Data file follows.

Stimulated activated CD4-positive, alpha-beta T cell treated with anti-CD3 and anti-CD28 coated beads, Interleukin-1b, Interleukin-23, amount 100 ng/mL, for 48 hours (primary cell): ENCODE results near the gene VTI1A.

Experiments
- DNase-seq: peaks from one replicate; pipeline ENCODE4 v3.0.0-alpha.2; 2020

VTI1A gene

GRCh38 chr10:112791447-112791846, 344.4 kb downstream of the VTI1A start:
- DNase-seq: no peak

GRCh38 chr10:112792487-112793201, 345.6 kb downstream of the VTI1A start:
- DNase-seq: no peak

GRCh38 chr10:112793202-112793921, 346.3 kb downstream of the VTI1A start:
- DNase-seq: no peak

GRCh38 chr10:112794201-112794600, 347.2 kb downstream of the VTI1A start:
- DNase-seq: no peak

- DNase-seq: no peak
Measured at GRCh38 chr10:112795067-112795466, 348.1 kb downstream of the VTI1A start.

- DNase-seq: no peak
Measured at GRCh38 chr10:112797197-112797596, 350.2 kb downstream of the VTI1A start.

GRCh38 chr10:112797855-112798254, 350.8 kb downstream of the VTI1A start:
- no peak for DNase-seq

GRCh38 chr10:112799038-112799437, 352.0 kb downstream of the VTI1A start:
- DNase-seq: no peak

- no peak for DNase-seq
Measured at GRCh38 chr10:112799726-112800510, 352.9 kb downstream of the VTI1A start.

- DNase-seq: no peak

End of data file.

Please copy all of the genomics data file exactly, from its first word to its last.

Stimulated activated CD4-positive, alpha-beta T cell treated with anti-CD3 and anti-CD28 coated beads, Interleukin-1b, Interleukin-23, amount 100 ng/mL, for 48 hours (primary cell): ENCODE results near the gene VTI1A.

Experiments
- DNase-seq: peaks from one replicate; pipeline ENCODE4 v3.0.0-alpha.2; 2020

VTI1A gene

GRCh38 chr10:112791447-112791846, 344.4 kb downstream of the VTI1A start:
- DNase-seq: no peak

GRCh38 chr10:112792487-112793201, 345.6 kb downstream of the VTI1A start:
- DNase-seq: no peak

GRCh38 chr10:112793202-112793921, 346.3 kb downstream of the VTI1A start:
- DNase-seq: no peak

GRCh38 chr10:112794201-112794600, 347.2 kb downstream of the VTI1A start:
- DNase-seq: no peak

- DNase-seq: no peak
Measured at GRCh38 chr10:112795067-112795466, 348.1 kb downstream of the VTI1A start.

- DNase-seq: no peak
Measured at GRCh38 chr10:112797197-112797596, 350.2 kb downstream of the VTI1A start.

GRCh38 chr10:112797855-112798254, 350.8 kb downstream of the VTI1A start:
- no peak for DNase-seq

GRCh38 chr10:112799038-112799437, 352.0 kb downstream of the VTI1A start:
- DNase-seq: no peak

- no peak for DNase-seq
Measured at GRCh38 chr10:112799726-112800510, 352.9 kb downstream of the VTI1A start.

- DNase-seq: no peak